THE GLOBAL SMALLER COMPANIES TRUST: £758m fund that aims to deliver a mix of income and capital return for shareholders
Investment trust BMO Global Smaller Companies has just changed its name, but it is business as usual for the £758million fund that aims to deliver a mix of income and capital return for shareholders.
Run by longstanding manager Peter Ewins, the fund is now known as The Global Smaller Companies Trust. This follows the acquisition of the Bank of Montreal (BMO) European, Middle East and African investment business by Columbia Threadneedle, creating an asset manager with more than £530billion under its wing.
‘The trust’s name had to change,’ says Ewins, ‘and the board which oversees the fund felt it was best that the new name reflected exactly what I do as manager. As an investor, you get what you’re told – a trust with exposure to a broad spread of smaller companies across the globe.’
The fund has 190 holdings, 180 of which are in companies. The remaining ten stakes are in investment trusts, primarily those with exposure to Asian or emerging markets. Its use of these funds, says Ewins, goes back a long time – to the days when the trust was part of investment group Foreign & Colonial and its assets skill set did not extend to Asia. As a result, it used specialist funds to get market exposure. ‘Maybe, this will change under Columbia Threadneedle,’ says Ewins.
Although the trust is predominantly set up to provide capital return, it has an impeccable dividend track record. Through economic and financial crises, it has managed to grow its dividend annually for the past 51 years. And while the global economic outlook is not a particularly good one, the trust will keep this record continuing.
In the trust’s financial year, that ended in April, it has so far paid a dividend of 0.57p a share, slightly up on last year’s payment of 0.55p. But last week, the trust’s board said the dividend for the full year would be 1.84p, 5.1 per cent higher than last year.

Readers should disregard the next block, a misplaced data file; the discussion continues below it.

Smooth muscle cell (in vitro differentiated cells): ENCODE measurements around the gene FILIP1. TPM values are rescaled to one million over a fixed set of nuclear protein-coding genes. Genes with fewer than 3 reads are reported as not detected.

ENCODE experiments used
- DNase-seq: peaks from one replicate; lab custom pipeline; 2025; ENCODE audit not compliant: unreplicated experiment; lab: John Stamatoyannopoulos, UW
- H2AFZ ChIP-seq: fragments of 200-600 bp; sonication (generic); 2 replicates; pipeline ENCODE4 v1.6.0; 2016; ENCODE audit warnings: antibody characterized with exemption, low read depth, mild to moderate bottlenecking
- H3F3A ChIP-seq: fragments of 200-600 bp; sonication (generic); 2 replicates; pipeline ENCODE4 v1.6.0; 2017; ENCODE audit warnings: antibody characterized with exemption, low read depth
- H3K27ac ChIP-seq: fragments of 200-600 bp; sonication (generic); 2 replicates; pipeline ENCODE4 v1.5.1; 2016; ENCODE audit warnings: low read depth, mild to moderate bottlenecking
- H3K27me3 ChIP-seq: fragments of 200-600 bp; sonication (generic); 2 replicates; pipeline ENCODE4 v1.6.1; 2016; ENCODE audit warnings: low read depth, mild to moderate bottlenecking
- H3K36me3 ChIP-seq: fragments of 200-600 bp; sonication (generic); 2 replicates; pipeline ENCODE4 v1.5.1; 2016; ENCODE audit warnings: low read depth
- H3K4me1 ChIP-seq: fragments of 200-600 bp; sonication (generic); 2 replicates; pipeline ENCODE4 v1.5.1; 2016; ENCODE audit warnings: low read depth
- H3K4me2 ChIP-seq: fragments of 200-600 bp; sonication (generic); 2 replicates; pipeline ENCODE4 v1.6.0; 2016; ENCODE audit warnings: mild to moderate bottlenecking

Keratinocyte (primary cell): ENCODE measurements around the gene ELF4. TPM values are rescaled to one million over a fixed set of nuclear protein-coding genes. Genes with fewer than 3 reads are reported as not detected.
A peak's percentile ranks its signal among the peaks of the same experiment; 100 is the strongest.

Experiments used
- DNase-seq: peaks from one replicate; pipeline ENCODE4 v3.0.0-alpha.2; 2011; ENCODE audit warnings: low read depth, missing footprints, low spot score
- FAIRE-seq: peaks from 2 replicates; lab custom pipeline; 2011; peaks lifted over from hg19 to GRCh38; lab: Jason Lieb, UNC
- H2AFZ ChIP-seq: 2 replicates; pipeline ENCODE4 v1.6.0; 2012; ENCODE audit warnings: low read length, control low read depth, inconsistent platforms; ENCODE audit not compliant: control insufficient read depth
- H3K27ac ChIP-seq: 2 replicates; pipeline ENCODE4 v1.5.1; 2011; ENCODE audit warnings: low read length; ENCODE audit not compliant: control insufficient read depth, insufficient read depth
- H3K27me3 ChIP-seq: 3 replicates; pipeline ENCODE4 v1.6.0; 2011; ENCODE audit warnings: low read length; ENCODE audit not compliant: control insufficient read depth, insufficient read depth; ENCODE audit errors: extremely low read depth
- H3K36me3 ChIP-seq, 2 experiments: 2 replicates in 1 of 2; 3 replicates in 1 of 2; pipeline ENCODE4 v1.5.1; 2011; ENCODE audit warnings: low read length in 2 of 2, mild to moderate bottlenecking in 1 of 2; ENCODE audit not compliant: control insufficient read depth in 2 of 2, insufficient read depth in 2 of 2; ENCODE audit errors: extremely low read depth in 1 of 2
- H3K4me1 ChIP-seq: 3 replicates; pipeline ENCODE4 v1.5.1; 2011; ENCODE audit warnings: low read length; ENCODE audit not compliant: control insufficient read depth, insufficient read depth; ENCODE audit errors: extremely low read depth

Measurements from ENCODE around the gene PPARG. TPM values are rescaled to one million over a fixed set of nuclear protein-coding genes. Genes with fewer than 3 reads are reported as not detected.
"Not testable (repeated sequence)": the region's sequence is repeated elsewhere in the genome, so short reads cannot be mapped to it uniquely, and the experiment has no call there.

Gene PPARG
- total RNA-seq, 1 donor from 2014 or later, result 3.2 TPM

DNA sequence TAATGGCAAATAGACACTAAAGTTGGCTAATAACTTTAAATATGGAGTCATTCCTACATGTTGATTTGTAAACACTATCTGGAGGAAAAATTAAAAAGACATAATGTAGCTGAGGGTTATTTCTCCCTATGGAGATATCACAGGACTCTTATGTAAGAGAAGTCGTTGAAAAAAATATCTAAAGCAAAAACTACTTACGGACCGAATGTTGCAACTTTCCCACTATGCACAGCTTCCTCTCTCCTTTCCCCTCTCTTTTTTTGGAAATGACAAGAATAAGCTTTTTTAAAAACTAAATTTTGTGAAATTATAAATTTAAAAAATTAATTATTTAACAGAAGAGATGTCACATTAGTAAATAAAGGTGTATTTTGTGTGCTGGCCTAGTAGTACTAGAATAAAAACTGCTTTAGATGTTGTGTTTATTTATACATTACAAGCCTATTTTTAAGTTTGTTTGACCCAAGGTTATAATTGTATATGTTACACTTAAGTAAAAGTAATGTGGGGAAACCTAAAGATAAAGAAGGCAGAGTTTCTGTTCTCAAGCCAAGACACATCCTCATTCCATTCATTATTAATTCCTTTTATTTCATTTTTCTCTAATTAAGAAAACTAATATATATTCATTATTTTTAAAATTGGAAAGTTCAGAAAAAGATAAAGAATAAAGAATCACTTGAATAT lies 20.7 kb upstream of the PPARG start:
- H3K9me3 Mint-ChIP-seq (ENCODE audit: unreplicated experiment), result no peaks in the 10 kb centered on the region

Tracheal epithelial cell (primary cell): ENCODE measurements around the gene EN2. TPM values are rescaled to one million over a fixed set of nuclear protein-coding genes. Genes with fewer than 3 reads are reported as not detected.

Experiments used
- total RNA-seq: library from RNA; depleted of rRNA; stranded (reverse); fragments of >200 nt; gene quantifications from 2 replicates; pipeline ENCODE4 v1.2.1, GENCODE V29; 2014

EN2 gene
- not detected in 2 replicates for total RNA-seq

Reassuringly, the trust also has more than a year and a half’s income tucked away in reserve – money that can be used to support dividends to shareholders if the income from the portfolio comes under pressure in the future as a result of a downturn in the global economy.
Ewins says the best way he can steer the trust through the current difficult market conditions is not to take an overarching view of the world economy, but to assess the quality of individual holdings. ‘The key is to ensure the companies the fund holds have sufficient pricing power to keep their revenues and profits growing against a backdrop of rising inflation,’ he says.
Companies that he believes should continue to grow include UK-listed Treatt, which manufactures flavours and fragrances used in consumer goods. Says Ewins: ‘It has scope to increase prices because what it supplies only represents a small part of the overall cost of a product.’
Hotel Chocolat is another UK company he likes, primarily because it operates in the luxury goods market where demand remains strong and there is scope to push up prices without curbing sales. By contrast, Swedish caravan maker Dometic is a stock he has jettisoned from the portfolio because of supply chain issues and rising costs which it has then not been able to pass on to customers.
The trust’s annual charges are 0.78 per cent, the stock market code is BKLXD97 and the ticker is GSCT. Overall returns over the past five years are modest at 10.7 per cent. One attractive feature is that the shares are trading at £1.39, below the value of the trust’s assets. In other words, they are cheap.